Effect of the oxygen line-parameter modeling on temperature and humidity retrievals from ground-based microwave radiometers

Author: M.P. Cadeddu, Karen Cady-Pereira, Vivienne H. Payne, S. A. Clough and J. Liljegren
Date: 
June 25, 2007
Type: 
Journal Article
Venue: 
Geoscience and Remote Sensing, IEEE Transactions on
Citation: 

Cadeddu, M.P., V.H. Payne, S.A. Clough, K. Cady-Pereira, and J.C. Liljegren, Effect of the oxygen line-parameter modeling on temperature and humidity retrievals from ground-based microwave radiometers, IEEE Trans. Geosci. Remote Sensing, 45, 2216-2223, 2007.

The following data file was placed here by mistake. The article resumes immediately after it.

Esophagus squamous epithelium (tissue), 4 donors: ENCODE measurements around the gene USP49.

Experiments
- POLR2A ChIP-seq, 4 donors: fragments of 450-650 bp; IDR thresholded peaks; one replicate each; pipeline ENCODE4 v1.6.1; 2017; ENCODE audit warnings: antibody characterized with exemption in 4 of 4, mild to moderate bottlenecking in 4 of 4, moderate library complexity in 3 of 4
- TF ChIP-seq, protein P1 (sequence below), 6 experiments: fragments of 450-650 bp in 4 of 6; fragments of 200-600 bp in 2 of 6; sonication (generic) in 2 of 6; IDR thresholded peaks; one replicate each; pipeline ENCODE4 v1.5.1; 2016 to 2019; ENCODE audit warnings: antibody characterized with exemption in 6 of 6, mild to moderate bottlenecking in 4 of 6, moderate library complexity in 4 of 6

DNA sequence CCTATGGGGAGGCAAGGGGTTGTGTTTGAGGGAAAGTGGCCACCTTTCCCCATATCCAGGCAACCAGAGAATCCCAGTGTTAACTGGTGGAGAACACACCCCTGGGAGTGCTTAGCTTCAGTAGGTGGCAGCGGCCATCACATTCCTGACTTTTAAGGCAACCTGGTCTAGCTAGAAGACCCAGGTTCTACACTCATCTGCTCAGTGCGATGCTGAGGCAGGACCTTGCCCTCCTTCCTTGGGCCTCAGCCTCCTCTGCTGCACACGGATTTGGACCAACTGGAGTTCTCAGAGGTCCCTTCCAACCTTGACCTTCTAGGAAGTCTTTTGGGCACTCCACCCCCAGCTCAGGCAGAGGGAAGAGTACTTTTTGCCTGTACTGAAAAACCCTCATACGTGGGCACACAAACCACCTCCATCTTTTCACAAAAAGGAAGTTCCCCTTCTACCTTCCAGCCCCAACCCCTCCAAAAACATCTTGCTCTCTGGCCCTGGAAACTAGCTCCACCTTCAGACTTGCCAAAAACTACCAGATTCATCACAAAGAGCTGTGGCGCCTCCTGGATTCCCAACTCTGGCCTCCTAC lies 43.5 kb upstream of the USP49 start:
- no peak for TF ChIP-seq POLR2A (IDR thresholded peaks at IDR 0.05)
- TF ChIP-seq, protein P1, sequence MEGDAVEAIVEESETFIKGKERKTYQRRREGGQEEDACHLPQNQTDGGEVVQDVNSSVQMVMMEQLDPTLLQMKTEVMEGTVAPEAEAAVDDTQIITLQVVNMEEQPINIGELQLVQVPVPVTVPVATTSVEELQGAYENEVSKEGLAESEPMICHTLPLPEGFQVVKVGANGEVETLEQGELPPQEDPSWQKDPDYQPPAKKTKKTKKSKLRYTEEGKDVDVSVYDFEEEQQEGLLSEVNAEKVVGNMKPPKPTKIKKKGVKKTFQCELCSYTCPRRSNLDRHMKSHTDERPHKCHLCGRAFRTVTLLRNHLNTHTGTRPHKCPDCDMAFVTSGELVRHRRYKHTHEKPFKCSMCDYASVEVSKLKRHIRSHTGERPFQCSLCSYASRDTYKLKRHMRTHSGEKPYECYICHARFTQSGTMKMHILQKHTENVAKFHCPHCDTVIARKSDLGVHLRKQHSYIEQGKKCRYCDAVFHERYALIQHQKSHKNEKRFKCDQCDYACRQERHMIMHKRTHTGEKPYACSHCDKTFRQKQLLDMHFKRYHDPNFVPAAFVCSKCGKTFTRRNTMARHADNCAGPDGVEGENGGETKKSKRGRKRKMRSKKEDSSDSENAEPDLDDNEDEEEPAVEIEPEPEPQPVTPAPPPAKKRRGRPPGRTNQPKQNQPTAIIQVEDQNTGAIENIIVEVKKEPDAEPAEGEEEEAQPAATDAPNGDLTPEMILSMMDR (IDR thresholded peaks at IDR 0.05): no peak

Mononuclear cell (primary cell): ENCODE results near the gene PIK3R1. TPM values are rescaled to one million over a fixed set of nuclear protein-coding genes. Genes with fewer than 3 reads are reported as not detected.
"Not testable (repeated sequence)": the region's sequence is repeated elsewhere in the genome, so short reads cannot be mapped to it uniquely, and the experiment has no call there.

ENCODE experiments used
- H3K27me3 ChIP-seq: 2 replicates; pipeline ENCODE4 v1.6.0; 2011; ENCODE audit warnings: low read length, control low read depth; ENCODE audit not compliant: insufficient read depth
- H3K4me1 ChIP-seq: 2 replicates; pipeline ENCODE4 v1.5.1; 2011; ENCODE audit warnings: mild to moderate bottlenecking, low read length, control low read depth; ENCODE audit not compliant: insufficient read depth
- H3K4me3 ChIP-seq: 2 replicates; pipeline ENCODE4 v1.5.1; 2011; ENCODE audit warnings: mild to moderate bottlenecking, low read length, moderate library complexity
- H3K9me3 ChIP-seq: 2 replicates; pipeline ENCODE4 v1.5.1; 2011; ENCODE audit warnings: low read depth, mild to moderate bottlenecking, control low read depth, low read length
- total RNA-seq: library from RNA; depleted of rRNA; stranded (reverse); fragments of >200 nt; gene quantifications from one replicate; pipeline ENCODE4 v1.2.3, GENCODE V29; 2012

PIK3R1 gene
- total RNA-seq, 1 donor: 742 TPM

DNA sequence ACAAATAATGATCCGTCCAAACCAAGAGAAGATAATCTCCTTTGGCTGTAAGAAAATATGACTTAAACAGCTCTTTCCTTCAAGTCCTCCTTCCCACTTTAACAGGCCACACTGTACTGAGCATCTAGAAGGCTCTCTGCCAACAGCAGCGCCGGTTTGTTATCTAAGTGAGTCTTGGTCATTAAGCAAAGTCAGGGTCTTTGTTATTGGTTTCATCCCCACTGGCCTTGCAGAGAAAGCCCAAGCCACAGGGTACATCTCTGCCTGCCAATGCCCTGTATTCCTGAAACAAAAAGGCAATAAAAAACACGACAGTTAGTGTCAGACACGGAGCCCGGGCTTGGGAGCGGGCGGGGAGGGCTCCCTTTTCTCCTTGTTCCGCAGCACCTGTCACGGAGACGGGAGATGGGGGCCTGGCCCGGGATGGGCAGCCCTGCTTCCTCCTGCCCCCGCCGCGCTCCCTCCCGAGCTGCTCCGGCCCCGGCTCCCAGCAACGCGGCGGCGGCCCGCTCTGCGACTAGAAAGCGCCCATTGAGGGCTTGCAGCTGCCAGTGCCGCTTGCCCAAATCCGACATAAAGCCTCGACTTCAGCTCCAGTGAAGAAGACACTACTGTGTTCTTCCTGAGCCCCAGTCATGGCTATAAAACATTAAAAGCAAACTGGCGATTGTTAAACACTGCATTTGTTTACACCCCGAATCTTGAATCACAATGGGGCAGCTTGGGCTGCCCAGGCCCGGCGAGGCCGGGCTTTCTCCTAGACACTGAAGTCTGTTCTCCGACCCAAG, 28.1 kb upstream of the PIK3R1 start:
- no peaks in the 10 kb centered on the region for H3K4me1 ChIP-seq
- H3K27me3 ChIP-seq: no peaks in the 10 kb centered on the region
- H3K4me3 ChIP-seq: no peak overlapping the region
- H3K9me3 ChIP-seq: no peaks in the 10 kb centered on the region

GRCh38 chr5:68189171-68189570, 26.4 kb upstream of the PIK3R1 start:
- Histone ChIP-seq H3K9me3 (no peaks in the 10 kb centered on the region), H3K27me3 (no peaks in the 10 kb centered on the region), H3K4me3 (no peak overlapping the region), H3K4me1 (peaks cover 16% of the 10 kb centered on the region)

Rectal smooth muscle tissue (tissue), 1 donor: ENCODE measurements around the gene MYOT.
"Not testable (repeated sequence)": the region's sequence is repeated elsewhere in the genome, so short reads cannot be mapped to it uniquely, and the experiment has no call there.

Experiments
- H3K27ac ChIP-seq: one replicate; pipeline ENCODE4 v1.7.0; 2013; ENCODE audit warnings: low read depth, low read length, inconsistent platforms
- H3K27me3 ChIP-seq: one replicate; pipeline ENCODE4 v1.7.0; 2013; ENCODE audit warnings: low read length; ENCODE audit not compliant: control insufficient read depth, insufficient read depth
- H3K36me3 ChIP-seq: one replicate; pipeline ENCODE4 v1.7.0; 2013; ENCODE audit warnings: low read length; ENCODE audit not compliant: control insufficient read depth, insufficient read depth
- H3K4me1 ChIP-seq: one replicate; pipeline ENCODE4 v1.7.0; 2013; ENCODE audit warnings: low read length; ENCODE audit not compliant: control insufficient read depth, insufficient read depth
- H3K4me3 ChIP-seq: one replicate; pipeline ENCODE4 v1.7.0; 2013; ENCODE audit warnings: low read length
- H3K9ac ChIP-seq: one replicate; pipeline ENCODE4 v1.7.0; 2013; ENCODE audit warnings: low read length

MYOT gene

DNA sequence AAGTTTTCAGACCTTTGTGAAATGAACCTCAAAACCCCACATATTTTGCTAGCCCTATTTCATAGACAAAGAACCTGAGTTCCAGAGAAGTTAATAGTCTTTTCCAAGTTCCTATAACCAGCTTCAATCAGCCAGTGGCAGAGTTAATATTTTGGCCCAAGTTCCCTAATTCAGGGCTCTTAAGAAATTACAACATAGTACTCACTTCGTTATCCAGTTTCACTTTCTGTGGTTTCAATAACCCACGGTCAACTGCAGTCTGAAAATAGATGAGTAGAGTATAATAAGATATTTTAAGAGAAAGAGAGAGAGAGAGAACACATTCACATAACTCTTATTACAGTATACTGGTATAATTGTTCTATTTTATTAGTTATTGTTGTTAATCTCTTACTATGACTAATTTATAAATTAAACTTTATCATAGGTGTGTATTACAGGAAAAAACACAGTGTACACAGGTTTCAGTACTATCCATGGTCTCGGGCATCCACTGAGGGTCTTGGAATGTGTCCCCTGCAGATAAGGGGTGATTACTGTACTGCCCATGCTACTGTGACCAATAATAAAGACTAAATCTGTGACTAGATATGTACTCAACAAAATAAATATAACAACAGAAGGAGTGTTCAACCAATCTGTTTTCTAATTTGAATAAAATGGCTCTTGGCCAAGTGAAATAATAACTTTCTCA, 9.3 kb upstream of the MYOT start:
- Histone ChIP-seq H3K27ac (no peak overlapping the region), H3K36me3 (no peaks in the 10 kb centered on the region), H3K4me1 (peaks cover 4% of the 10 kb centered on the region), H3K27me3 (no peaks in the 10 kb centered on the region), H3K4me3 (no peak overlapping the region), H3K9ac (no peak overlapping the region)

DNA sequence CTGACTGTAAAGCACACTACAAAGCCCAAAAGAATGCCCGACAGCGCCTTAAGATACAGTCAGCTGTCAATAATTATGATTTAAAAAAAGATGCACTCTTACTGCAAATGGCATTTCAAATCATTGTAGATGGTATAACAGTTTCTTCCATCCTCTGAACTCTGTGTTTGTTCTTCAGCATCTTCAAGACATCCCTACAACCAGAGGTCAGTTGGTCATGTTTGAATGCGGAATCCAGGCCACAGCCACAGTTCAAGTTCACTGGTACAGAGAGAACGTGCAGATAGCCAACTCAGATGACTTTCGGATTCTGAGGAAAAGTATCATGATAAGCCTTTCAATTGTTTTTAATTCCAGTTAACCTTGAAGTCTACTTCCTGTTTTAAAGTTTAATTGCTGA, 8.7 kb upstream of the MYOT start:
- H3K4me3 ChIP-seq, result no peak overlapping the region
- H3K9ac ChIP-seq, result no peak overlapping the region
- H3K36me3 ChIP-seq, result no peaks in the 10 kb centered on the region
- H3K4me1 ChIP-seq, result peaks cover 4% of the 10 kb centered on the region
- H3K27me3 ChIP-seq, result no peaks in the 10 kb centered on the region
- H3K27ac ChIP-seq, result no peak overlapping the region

The Atmospheric Radiation Measurement (ARM) Program maintains a suite of instruments in various locations to provide continuous monitoring of atmospheric parameters. Temperature and humidity retrievals are two of the key parameters used by the climate-modeling community. Accuracy in the spectroscopy adopted by the various radiative transfer models is crucial for obtaining accurate retrievals. While the accuracy of the spectroscopic parameters used for water-vapor retrievals is satisfactory, temperature retrievals continue to be affected by uncertainties in oxygen line parameters leading to discrepancies between the modeled and observed brightness temperatures. In this paper, we compare the model calculations in the oxygen-band channels with the measurements collected by the ARM-operated 12-channel Microwave Radiometer Profiler (MWRP). The dataset used spans a wide range of atmospheric temperature conditions, with ground temperatures varying between -40degC and +20degC. Model calculations are performed by using line parameters from the high-resolution transmission molecular-absorption (HITRAN) database and from a set of newly published parameters. Our comparison shows that the newly published parameters agree more closely with the MWRP measurements and confirms the need to update the HITRAN database for the oxygen lines. We show the effect of line parameters on the retrievals of temperature, water vapor, and liquid water, and show that improved oxygen absorption is essential to reduce the clear-sky bias in the liquid-water path retrievals.